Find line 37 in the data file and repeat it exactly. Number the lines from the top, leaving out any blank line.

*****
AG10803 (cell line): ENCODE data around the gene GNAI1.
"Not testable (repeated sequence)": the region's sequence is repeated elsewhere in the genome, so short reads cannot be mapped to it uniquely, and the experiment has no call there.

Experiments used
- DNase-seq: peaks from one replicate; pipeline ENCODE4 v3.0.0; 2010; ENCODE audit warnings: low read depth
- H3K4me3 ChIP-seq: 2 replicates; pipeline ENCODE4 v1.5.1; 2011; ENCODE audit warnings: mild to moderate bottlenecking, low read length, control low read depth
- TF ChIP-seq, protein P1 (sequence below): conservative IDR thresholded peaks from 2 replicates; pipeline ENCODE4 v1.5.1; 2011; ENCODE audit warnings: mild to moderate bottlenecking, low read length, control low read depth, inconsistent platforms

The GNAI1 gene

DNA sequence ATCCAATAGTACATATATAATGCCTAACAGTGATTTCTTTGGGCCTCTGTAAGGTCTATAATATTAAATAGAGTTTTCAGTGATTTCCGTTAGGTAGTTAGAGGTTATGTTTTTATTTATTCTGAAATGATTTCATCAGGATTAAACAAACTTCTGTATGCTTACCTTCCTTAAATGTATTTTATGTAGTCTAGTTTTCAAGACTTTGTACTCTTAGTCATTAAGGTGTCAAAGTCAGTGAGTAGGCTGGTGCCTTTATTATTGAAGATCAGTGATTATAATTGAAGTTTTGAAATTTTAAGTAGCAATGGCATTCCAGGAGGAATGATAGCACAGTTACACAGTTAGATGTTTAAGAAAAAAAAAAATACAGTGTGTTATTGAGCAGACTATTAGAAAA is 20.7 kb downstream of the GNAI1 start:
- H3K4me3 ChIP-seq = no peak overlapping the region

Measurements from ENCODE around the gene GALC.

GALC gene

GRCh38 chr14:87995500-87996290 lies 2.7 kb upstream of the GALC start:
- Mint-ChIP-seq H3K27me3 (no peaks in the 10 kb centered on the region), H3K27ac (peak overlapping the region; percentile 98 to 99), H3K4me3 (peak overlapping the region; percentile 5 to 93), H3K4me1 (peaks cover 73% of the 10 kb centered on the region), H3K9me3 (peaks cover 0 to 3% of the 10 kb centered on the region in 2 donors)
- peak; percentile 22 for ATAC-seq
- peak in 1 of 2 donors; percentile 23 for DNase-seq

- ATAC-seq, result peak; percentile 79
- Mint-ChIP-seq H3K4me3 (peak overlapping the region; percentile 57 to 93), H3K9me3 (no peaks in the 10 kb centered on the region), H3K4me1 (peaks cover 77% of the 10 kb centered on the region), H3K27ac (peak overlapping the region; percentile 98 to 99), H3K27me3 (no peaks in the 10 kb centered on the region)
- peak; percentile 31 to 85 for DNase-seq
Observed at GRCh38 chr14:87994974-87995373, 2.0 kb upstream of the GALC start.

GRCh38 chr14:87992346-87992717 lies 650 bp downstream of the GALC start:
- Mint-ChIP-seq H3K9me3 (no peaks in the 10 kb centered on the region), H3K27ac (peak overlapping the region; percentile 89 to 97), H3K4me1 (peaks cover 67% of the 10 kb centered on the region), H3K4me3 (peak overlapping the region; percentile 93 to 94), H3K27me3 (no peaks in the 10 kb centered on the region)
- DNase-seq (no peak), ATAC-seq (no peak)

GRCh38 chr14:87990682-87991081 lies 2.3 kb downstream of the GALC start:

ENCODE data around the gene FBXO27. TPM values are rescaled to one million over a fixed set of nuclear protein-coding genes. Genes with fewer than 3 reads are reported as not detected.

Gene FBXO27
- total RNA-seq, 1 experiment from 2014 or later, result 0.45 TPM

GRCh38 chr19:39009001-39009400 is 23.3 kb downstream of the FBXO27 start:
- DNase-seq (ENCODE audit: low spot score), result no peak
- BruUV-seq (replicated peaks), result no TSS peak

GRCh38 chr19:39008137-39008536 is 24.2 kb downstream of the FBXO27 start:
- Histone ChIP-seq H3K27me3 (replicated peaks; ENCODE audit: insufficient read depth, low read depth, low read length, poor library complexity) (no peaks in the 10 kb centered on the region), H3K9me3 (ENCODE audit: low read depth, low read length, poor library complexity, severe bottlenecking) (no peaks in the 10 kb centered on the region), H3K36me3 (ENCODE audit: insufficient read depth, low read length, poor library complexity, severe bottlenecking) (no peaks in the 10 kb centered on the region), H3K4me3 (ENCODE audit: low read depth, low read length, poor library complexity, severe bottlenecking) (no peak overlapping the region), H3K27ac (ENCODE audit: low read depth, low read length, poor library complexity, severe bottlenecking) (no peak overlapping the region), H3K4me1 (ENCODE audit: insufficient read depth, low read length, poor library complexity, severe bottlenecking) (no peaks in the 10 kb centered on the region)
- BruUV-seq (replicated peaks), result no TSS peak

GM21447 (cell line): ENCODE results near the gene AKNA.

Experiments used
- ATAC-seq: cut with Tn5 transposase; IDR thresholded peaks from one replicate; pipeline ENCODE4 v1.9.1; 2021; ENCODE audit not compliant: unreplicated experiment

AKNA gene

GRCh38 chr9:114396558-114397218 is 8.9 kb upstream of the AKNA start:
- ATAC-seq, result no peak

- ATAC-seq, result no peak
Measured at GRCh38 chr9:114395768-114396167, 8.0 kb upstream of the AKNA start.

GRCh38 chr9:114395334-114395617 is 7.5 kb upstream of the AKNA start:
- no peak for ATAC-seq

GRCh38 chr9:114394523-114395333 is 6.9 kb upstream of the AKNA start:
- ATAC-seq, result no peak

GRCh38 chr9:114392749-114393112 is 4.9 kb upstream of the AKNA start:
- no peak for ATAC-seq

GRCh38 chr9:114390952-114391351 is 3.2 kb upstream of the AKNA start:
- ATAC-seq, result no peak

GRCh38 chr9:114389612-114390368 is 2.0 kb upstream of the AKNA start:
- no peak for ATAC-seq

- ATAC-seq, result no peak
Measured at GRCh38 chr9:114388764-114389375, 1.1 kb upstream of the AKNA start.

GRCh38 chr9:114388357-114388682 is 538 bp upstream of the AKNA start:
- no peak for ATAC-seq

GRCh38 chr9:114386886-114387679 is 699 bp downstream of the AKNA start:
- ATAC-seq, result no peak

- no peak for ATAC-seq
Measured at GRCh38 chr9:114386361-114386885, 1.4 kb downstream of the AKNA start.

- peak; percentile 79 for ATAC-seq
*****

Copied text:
GRCh38 chr9:114396558-114397218 is 8.9 kb upstream of the AKNA start: